Helping Nonprofit Leaders Transform Conflict

Leadership Coach and Mediator

The one thing you can do when you have lied

“Did you see the email I sent you? I was wondering if you were back from the Netherlands?” My best friend invited me for lunch. We are enjoying a chia bowl.

I had seen it. Two days ago. But I felt too discombobulated to reply after my traveling. And I didn’t want to answer without offering a time-slot to get together.

Don’t ask me why. I could have just written: “Great hearing from you! Yes, I am back and I would love to get together.” But I didn’t.

Her question comes as a surprise. I feel ashamed that I had been unresponsive. In a split second, I hear myself say: “No, I haven’t.”

As soon as I do, I regret it. And I feel stuck. I want to be honest and I’m afraid that admitting my lie would spoil our delightful lunch.

Coming home, I realize that I want to tell her the truth to support my self-respect and integrity. I also dread doing it. It’s like eating a rotten sandwich and knowing you will feel horrible. The difference is that I trust that she will empathize.

Fortunately, I have enough practice with Nonviolent Communication to know that the dread is a messenger of precious, universal, human needs. I ask David, my husband, and Saskia, my sister, to help me find those needs.

Their empathy helps. I see how much I care for her and how much I want to be seen as a caring and responsive friend.

It takes some deep breathing to overcome the fear of being found out as a person with no integrity. When I call her, I tell her that I had read the email when she asked about it. She laughs: she has been in similar situations.

After I hang up, I have grown an inch. I choose my values over my fears. I feel super proud of myself.

I am not sure that I could have done it without my supportive community. They always help. They encourage me to grow into who I want to be and accept me even when I carry shame for my actions.

You might benefit from such a community too. Whether you want to be honest, be an advocate for racial justice, lose weight, apply for a new job, or work on your marriage.

A community helps you clarify your values and aspirations, encourage you to face your fears and act with integrity anyway, brainstorm to find strategies that help you live your purpose, and celebrate your success and oops as learning opportunities.

The October 5, 2021 I’m starting a new coaching group: Pledj. It’s an acronym of Peace, Love, Equanimity, Delight, and Joy. This is for you, if you want to live in integrity and work on your aspirations.

Some details:

  • Six bi-weekly group meetings on Zoom
  • You will be paired with an empathy buddy for the in-between weeks
  • Topics like failing and learning, feelings and needs, emotional liberation, shame and self-worth, autonomy, and purpose.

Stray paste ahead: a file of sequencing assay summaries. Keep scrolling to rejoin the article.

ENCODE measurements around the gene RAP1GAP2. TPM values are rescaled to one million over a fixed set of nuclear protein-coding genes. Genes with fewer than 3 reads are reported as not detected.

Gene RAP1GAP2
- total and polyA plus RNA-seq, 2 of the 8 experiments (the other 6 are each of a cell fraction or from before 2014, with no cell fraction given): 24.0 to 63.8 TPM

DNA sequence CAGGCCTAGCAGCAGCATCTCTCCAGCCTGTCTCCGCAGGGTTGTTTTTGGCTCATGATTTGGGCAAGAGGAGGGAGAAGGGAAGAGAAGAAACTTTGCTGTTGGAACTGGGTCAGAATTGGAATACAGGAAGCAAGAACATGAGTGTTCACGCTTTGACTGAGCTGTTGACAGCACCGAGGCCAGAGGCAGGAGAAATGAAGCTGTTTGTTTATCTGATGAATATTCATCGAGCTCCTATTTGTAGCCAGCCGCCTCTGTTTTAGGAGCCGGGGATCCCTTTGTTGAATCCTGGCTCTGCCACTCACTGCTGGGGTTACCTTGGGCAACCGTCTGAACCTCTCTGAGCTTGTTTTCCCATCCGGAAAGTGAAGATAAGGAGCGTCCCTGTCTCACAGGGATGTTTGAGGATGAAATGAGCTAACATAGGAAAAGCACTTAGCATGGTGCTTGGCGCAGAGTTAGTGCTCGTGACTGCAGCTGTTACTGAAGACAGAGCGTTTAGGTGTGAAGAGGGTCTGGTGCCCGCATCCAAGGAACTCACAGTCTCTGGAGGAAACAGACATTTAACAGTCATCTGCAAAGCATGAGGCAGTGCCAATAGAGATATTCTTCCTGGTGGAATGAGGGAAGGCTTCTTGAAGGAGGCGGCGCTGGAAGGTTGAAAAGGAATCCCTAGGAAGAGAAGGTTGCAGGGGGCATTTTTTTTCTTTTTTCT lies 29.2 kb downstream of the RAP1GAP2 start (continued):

• Max six participants, one spot left
  • $438 in full or monthly payments of $75

Bonus: you will have access to a virtual platform so you can stay in touch with each other.

Email me

We all want to blossom and bloom

20160405 From seed to plantDo you see my seedlings?

Aren’t they adorable, little plants growing up?

I am so happy with them. Every morning, as soon as I get up, I take a look at them. Very carefully. Did they sprout? Did they grow? Are they getting second leaves? I water them, measure them, write down their growth, and carry them around into the sun and back into the house. One night I wake up by an enormous thunderclap. I realize with a shock my seedlings are still outside. I run outside to rescue them, barefoot, no cover against the rain. Nothing seemed more important than to protect my seedlings from the gushes of wind and the pouring rain. The next morning, I felt relieved to see them as perky as before.

20160407_154101_picmonkeyedMy husband calls them my babies, as he listens to my excitement about taking care of them.

I never compared them with each other. When all the other plants were peeking out through the dirt, I didn’t tell the sunflower seeds to look at their neighbors, hoping the comparison would sprout their seeds faster. I accepted their own pace. I didn’t label the nasturtium seeds as “lazy”, when they came out last. I knew they would come out in their own time. I didn’t pull on the leaves of the cosmos, so they would develop a second set of leaves. I did none of that.

I nurtured and protected, and carefully observed them to understand the conditions of their happiness. Because I trust their self-actualizing energy.

I don’t need to tell them to grow up, because they want to. Every seed is born with an innate, natural drive to grow into the next step of their full potential. Their potential, their true self. Not into what they or others think they should be (at least, I hope so). The bachelor’s button doesn’t try to be a zinnias. They want to be themselves.

20160330 From seed to plantFor me, this gardening project is a magnificent lesson in how I want to treat myself.

I want to show myself as much acceptance and respect as I show my little plants. I want to offer myself as much nurturance and protection as I offer them. And I want to nourish self-empathy and self-compassion, so I can understand and nourish the conditions of my happiness.

I hope you do the same for yourself.

Contact me 512-589-0482 to understand and nourish the conditions of your happiness.

Thank you, David Nayer, for giving me feedback on the previous version of this blog. I enjoy your support.